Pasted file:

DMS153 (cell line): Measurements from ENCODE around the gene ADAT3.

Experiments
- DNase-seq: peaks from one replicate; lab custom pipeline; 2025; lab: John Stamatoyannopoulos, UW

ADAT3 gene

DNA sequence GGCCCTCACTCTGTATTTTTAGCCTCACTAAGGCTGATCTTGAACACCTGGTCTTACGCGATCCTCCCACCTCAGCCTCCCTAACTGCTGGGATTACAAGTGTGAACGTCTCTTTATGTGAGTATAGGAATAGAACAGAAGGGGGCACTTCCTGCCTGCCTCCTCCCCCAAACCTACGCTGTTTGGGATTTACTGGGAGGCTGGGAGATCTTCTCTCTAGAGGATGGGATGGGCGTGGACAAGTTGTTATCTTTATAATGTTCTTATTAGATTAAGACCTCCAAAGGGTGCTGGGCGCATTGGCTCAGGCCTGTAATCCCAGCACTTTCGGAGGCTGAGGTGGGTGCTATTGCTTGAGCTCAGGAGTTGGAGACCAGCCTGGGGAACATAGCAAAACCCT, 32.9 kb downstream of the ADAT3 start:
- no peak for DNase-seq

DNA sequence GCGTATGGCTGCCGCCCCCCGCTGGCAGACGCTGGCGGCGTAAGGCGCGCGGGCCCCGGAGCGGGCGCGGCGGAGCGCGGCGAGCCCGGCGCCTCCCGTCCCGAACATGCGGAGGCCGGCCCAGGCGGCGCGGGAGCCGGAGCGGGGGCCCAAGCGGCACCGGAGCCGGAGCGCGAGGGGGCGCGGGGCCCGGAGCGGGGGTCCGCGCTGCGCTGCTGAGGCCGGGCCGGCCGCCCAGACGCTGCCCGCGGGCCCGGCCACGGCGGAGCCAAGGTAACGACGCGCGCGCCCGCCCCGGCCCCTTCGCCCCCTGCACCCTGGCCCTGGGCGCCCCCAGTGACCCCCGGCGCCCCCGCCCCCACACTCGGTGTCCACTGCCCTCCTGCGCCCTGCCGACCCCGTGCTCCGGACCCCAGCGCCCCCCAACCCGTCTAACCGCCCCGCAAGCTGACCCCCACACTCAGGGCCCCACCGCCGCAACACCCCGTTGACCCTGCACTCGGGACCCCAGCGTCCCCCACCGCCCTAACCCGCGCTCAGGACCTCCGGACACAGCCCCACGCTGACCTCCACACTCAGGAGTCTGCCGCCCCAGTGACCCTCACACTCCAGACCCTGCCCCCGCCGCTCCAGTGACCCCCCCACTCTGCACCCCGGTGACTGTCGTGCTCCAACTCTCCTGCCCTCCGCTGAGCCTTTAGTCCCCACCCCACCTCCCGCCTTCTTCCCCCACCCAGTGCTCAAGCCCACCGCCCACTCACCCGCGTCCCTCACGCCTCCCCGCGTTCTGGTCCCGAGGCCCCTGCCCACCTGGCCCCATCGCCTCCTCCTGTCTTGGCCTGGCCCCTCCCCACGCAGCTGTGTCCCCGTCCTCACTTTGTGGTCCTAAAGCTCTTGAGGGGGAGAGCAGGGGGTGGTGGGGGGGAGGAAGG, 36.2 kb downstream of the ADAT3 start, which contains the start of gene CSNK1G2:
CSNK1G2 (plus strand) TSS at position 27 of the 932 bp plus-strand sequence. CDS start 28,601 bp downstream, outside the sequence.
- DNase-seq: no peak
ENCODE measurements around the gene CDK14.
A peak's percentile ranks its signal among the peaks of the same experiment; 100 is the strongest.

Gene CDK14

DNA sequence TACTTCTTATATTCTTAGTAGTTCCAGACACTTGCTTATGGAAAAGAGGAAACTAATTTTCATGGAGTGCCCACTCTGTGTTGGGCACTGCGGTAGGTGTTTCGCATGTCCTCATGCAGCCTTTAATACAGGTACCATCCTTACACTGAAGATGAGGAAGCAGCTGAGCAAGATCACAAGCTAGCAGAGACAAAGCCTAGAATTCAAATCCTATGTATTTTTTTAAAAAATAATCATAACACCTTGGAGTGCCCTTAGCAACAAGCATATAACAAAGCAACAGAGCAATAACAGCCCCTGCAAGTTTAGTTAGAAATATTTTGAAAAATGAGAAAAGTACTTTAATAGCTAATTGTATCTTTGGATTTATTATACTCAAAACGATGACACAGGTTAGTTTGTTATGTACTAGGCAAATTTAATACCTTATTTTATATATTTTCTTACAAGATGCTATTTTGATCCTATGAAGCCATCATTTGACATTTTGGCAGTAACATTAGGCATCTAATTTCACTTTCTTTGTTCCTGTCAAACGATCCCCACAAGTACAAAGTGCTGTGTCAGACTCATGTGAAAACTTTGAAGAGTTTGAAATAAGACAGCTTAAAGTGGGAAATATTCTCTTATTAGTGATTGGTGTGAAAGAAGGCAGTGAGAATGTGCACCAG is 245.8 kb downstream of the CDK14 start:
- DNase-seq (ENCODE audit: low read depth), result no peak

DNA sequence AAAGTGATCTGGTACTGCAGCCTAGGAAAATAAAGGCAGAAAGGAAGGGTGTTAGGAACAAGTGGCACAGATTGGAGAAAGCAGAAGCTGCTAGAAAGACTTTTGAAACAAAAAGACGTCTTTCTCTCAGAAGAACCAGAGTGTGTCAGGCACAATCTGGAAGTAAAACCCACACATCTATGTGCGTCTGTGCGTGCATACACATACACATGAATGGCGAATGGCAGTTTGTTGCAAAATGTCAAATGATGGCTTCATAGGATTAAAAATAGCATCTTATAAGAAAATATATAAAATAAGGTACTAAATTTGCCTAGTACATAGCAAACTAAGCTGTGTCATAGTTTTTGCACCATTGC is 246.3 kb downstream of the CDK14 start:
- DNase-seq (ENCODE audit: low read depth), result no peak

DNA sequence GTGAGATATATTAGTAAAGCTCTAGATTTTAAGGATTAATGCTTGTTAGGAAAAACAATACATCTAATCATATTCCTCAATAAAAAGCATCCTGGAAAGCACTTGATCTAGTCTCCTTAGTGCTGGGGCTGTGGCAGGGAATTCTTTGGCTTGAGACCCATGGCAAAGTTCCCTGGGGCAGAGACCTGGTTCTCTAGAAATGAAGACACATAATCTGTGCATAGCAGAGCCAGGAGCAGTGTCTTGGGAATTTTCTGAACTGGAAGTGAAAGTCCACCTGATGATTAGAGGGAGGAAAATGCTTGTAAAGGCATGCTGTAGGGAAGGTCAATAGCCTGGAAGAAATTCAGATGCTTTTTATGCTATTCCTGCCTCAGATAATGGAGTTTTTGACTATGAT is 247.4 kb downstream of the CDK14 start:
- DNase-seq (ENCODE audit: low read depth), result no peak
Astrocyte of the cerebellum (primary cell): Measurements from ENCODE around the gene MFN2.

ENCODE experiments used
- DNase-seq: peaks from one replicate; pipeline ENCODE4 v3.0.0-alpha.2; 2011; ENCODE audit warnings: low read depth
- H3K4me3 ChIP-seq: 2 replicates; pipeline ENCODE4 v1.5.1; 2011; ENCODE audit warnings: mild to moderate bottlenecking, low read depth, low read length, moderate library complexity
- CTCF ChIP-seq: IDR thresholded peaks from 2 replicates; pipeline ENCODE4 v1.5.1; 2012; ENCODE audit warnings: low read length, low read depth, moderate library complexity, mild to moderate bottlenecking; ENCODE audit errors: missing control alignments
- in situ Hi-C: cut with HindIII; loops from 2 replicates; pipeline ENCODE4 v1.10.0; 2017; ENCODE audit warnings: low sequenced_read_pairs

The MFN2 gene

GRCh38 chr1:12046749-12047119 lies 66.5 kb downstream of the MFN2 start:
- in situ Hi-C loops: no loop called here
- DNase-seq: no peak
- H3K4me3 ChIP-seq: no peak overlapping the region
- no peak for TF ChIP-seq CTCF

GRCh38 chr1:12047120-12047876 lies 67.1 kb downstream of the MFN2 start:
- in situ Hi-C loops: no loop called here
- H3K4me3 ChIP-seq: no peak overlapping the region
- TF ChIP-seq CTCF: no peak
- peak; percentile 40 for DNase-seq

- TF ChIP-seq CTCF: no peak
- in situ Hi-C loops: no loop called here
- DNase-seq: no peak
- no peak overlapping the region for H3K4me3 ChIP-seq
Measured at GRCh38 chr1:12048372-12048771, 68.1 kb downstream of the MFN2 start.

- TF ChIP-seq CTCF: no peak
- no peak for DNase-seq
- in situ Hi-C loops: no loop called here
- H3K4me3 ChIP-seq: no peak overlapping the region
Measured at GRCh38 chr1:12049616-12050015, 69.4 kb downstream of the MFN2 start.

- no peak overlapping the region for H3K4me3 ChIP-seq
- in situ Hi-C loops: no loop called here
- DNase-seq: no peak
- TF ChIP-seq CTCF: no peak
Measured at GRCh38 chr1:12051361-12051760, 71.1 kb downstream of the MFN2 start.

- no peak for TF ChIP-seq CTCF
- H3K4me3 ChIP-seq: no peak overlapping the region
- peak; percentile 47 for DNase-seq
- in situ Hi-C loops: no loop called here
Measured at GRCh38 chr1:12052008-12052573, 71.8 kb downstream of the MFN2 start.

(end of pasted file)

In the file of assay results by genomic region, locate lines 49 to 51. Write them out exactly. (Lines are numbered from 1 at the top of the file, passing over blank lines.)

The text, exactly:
- TF ChIP-seq CTCF: no peak
Measured at GRCh38 chr1:12051361-12051760, 71.1 kb downstream of the MFN2 start.

- no peak for TF ChIP-seq CTCF